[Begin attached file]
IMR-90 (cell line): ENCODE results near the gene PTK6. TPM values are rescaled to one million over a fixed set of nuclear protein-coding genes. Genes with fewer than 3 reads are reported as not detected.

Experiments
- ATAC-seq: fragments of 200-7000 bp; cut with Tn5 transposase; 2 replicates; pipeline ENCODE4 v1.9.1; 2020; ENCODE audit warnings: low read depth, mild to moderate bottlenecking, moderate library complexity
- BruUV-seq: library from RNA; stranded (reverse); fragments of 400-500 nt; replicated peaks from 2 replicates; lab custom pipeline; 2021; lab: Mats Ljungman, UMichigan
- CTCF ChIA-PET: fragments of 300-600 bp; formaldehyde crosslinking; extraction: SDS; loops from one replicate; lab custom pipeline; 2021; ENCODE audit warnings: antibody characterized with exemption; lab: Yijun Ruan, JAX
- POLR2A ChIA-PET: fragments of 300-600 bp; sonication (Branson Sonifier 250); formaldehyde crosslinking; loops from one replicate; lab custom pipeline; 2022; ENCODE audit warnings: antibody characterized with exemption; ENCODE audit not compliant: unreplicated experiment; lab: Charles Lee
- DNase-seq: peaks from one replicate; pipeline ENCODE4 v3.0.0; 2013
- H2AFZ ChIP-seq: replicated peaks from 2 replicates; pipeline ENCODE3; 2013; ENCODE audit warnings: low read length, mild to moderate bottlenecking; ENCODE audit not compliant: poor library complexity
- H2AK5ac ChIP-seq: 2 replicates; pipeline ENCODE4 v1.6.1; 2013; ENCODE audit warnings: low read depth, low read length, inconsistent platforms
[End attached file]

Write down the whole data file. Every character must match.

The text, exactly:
IMR-90 (cell line): ENCODE results near the gene PTK6. TPM values are rescaled to one million over a fixed set of nuclear protein-coding genes. Genes with fewer than 3 reads are reported as not detected.

Experiments
- ATAC-seq: fragments of 200-7000 bp; cut with Tn5 transposase; 2 replicates; pipeline ENCODE4 v1.9.1; 2020; ENCODE audit warnings: low read depth, mild to moderate bottlenecking, moderate library complexity
- BruUV-seq: library from RNA; stranded (reverse); fragments of 400-500 nt; replicated peaks from 2 replicates; lab custom pipeline; 2021; lab: Mats Ljungman, UMichigan
- CTCF ChIA-PET: fragments of 300-600 bp; formaldehyde crosslinking; extraction: SDS; loops from one replicate; lab custom pipeline; 2021; ENCODE audit warnings: antibody characterized with exemption; lab: Yijun Ruan, JAX
- POLR2A ChIA-PET: fragments of 300-600 bp; sonication (Branson Sonifier 250); formaldehyde crosslinking; loops from one replicate; lab custom pipeline; 2022; ENCODE audit warnings: antibody characterized with exemption; ENCODE audit not compliant: unreplicated experiment; lab: Charles Lee
- DNase-seq: peaks from one replicate; pipeline ENCODE4 v3.0.0; 2013
- H2AFZ ChIP-seq: replicated peaks from 2 replicates; pipeline ENCODE3; 2013; ENCODE audit warnings: low read length, mild to moderate bottlenecking; ENCODE audit not compliant: poor library complexity
- H2AK5ac ChIP-seq: 2 replicates; pipeline ENCODE4 v1.6.1; 2013; ENCODE audit warnings: low read depth, low read length, inconsistent platforms